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The leading knowledge platform for the financial technology industry

A-Team Insight Blogs

Opinion: Chief Data Officers – The Case for the Defence

A large number of financial institutions (FIs) have appointed chief data officers (CDOs) over the past couple of years. I know a few of them and while they come from a wide variety of backgrounds—some technical, some business, some ‘data geek’—they share a common belief that an organization’s data is one of its most important assets. They would like to be shaping their data agenda to help drive business growth, even business transformation. However, most of them find themselves fighting a rearguard action, focusing on the basics, laying fundamental foundations without which the ‘clever stuff’ is no more than a pipe dream.

Regulatory Focus on Data Governance

The agendas of conferences, seminars and webinars are dominated by topics covering the impact of regulatory change and the focus of regulators and regulations on data governance and data management.

You might want your data to become your most valuable asset, but first it needs to hold up to the scrutiny of regulators, tax authorities and courts of law.

  • Banks have considerable work to do in response to BCBS Regulation 239 on risk aggregation and risk reporting. McKinsey notes that some of the principles laid down in this ‘set requirements that, in light of banks’ current capabilities, will be exceptionally challenging to meet.’
  • Asset managers and insurers are facing similar challenges to meet the demands of Solvency II. Pwc are advising ‘With so much of the Solvency II implementation project resting on the quality of the data, now is the time to make data a priority and get preparations on track.’

Few organizations of any complexity will historically have adopted a common approach to data across all areas of their business. The much-vaunted challenge of establishing a ‘single view of the customer’ is just one consequence of this.

Data Governance is Affecting Profitability

More significantly, the challenge of establishing an accurate view of an FI’s aggregate risk exposure—to clients, to market participants, to countries or currencies—is significant and the challenge of proving this accuracy to the satisfaction of an inquisitive regulator even more so. Data architectures and governance frameworks that are less than robust are starting to have a direct impact on the profitability of FIs. Not only do they have to invest precious resources in fixing this, they are likely to have to set aside a greater amount of capital if their regulator is not convinced that they are on top of their data.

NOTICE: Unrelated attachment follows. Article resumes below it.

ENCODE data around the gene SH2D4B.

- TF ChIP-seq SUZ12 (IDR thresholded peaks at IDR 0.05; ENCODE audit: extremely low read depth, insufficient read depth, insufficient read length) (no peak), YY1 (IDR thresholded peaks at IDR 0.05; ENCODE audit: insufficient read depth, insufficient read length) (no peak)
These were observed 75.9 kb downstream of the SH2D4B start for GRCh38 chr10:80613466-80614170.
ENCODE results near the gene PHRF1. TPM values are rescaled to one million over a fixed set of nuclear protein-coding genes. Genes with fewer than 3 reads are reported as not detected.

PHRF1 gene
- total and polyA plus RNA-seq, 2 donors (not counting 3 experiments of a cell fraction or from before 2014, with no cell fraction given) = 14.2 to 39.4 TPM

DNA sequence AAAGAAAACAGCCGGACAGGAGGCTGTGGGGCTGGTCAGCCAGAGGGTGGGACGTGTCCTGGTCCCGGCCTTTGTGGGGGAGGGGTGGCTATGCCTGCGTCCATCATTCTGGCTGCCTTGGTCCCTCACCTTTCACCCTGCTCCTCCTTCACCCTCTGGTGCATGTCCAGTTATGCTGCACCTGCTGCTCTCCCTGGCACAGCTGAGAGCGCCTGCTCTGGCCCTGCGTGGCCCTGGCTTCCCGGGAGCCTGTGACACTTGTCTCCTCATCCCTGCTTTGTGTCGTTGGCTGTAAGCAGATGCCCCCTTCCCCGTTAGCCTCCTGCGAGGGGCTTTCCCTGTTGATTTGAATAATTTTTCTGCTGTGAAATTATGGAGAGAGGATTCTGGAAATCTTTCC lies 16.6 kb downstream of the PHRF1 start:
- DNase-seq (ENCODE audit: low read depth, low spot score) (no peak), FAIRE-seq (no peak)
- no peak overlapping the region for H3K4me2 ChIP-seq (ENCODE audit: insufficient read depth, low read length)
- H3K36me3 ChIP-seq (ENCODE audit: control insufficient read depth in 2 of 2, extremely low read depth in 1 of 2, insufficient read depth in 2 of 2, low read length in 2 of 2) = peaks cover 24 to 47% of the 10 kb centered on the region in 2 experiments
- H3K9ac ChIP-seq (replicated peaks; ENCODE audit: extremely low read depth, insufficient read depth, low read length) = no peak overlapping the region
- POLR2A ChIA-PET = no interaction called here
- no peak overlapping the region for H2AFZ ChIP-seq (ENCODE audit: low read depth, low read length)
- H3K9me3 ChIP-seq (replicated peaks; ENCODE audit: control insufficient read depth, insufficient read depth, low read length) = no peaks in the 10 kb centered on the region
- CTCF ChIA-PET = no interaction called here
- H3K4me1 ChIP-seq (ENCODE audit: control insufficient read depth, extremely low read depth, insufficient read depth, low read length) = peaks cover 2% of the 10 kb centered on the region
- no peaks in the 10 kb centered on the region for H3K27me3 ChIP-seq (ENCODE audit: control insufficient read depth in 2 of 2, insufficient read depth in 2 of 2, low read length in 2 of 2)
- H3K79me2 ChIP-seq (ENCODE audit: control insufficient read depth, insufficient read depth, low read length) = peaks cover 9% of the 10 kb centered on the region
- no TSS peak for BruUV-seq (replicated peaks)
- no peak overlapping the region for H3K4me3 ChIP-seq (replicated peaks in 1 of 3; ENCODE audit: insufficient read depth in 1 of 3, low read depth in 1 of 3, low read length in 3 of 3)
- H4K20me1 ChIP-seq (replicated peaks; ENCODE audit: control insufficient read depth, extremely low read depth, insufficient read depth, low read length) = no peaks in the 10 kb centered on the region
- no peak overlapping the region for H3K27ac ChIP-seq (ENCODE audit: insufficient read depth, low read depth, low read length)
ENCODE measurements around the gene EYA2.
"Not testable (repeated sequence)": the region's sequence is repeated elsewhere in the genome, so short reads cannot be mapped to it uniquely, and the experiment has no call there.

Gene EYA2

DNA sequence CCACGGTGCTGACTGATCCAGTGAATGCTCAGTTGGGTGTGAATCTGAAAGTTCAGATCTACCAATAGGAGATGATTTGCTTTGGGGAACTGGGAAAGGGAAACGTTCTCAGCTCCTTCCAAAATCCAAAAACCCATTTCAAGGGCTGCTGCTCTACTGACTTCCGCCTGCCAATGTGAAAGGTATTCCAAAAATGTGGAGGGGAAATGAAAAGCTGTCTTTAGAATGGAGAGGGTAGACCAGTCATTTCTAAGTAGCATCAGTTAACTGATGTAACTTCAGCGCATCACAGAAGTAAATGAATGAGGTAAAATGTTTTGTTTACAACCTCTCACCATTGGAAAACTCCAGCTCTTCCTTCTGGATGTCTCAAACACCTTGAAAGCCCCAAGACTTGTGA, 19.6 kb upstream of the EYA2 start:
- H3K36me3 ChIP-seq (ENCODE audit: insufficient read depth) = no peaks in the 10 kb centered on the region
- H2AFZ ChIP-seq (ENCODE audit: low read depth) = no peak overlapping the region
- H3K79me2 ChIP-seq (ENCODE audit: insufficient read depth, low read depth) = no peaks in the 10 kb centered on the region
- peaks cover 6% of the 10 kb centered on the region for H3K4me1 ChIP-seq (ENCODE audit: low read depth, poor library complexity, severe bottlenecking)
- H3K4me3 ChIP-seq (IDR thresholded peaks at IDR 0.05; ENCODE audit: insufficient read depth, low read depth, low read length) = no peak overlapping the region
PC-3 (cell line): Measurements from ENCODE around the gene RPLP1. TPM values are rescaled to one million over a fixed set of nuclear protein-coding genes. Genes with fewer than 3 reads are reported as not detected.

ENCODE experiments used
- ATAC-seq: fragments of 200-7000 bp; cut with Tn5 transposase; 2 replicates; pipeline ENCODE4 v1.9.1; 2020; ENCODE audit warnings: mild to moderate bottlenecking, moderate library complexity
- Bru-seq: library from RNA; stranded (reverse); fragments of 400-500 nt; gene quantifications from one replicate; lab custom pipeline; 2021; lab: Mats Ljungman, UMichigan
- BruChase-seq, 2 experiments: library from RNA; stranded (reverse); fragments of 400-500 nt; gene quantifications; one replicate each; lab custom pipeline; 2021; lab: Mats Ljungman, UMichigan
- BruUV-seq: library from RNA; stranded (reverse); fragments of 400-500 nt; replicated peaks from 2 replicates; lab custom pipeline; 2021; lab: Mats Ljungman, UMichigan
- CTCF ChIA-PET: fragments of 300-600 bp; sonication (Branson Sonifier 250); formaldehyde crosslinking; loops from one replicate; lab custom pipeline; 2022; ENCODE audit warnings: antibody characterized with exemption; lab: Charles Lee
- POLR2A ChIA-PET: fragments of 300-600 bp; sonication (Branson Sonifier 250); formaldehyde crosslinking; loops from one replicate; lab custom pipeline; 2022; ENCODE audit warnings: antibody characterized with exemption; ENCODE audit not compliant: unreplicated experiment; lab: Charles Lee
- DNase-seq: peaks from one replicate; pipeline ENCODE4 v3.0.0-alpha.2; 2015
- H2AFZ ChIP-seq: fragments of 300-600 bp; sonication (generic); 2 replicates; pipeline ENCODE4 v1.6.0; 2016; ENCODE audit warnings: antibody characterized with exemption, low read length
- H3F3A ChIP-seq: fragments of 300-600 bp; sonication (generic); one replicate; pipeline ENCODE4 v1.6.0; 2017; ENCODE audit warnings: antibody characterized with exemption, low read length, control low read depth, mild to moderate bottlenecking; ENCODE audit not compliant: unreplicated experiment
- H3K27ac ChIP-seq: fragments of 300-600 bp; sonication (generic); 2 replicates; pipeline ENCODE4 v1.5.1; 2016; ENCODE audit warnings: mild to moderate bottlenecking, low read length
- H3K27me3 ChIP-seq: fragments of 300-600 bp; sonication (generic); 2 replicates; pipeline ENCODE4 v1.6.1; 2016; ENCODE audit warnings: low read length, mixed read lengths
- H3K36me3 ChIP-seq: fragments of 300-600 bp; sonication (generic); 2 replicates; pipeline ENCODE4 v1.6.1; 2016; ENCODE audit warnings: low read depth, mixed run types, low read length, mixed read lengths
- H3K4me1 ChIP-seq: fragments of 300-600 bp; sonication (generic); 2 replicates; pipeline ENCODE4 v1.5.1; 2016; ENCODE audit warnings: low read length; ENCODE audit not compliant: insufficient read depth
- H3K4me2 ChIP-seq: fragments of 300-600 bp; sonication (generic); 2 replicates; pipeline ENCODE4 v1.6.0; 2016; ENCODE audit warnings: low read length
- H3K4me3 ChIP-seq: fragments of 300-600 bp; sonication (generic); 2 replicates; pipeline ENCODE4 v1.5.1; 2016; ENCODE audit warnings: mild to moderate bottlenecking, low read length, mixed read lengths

The executives and board members of FIs should be aware that the efforts of their CDOs are not just to help keep the regulators at bay. Other ‘enforcers’ could come knocking.

  • To comply with the US Foreign Account Tax Compliance Act (FATCA) an institution will need to know if a client is a ‘US Person’ (as defined by the regulations) and will need to apply the correct tax treatment to the business they transact with that client. That is a data challenge. Incorrect classification of the client, or a business process’ disregard of the ‘gold standard’ record where the classification is correct, could lead to incorrect treatment and a tax liability.
  • Most FIs will have robust Know-Your-Client procedures that help ensure they do not deal with parties that are subject to sanctions. How many have extended those to the more challenging problem of ‘knowing your instruments’, ensuring that they are not holding or dealing in instruments that are issued by companies that are subject to sanctions?

I think the defensive focus of CDOs is both inevitable and necessary. They can turn to the clever stuff once sound data foundations are in place to build on.

For now, the executives and board members of FIs should be supporting (and funding) their CDOs. You might want your data to become your most valuable asset, but first it needs to hold up to the scrutiny of regulators, tax authorities and courts of law.

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